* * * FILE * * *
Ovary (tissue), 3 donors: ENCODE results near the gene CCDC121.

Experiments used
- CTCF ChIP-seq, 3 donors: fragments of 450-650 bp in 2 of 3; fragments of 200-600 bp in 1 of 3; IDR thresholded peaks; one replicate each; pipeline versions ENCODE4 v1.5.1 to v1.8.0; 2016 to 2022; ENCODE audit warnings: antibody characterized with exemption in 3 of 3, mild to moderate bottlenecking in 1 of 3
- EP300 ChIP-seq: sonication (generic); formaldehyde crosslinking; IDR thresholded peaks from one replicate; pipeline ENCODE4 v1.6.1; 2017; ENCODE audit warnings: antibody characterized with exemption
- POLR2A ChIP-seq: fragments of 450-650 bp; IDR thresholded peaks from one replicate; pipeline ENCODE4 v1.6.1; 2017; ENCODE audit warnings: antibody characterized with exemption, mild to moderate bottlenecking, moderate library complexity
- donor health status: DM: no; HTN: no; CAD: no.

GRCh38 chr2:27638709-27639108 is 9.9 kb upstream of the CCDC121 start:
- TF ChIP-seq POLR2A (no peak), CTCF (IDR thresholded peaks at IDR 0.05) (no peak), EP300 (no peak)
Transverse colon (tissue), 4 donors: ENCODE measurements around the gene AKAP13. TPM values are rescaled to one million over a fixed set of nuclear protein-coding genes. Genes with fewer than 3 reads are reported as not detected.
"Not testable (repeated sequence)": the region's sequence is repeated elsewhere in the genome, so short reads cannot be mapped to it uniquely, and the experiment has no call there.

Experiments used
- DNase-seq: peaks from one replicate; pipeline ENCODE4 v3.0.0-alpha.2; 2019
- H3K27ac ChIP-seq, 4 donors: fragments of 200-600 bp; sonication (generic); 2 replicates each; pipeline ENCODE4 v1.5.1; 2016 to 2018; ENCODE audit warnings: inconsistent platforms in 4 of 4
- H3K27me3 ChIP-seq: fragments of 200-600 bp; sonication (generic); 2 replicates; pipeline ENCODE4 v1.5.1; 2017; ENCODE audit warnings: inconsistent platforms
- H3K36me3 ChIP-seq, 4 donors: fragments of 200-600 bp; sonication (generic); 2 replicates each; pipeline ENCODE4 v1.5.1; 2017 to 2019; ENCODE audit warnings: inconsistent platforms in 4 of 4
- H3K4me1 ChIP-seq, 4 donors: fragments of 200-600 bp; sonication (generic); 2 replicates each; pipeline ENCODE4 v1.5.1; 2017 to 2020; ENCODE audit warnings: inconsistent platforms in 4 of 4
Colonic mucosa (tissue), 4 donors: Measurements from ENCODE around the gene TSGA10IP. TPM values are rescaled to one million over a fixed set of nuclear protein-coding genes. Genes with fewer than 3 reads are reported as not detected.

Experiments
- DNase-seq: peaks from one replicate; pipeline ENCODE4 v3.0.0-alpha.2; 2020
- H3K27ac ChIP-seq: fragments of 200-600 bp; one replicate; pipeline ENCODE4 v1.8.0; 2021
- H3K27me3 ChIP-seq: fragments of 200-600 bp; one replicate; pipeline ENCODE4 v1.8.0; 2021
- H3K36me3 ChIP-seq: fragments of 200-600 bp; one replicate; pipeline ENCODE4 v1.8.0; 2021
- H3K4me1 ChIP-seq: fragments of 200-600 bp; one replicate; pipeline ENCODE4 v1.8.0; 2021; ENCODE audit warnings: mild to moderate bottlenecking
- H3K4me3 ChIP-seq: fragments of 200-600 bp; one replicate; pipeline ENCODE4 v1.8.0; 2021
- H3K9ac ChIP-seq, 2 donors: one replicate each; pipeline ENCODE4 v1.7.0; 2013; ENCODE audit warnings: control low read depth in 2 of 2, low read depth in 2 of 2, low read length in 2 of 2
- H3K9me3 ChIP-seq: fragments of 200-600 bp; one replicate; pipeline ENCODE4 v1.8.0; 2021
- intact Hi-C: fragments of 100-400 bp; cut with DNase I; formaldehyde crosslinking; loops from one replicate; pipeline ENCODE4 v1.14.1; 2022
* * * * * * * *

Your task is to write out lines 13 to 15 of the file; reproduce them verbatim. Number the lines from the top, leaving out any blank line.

- H3K27ac ChIP-seq, 4 donors: fragments of 200-600 bp; sonication (generic); 2 replicates each; pipeline ENCODE4 v1.5.1; 2016 to 2018; ENCODE audit warnings: inconsistent platforms in 4 of 4
- H3K27me3 ChIP-seq: fragments of 200-600 bp; sonication (generic); 2 replicates; pipeline ENCODE4 v1.5.1; 2017; ENCODE audit warnings: inconsistent platforms
- H3K36me3 ChIP-seq, 4 donors: fragments of 200-600 bp; sonication (generic); 2 replicates each; pipeline ENCODE4 v1.5.1; 2017 to 2019; ENCODE audit warnings: inconsistent platforms in 4 of 4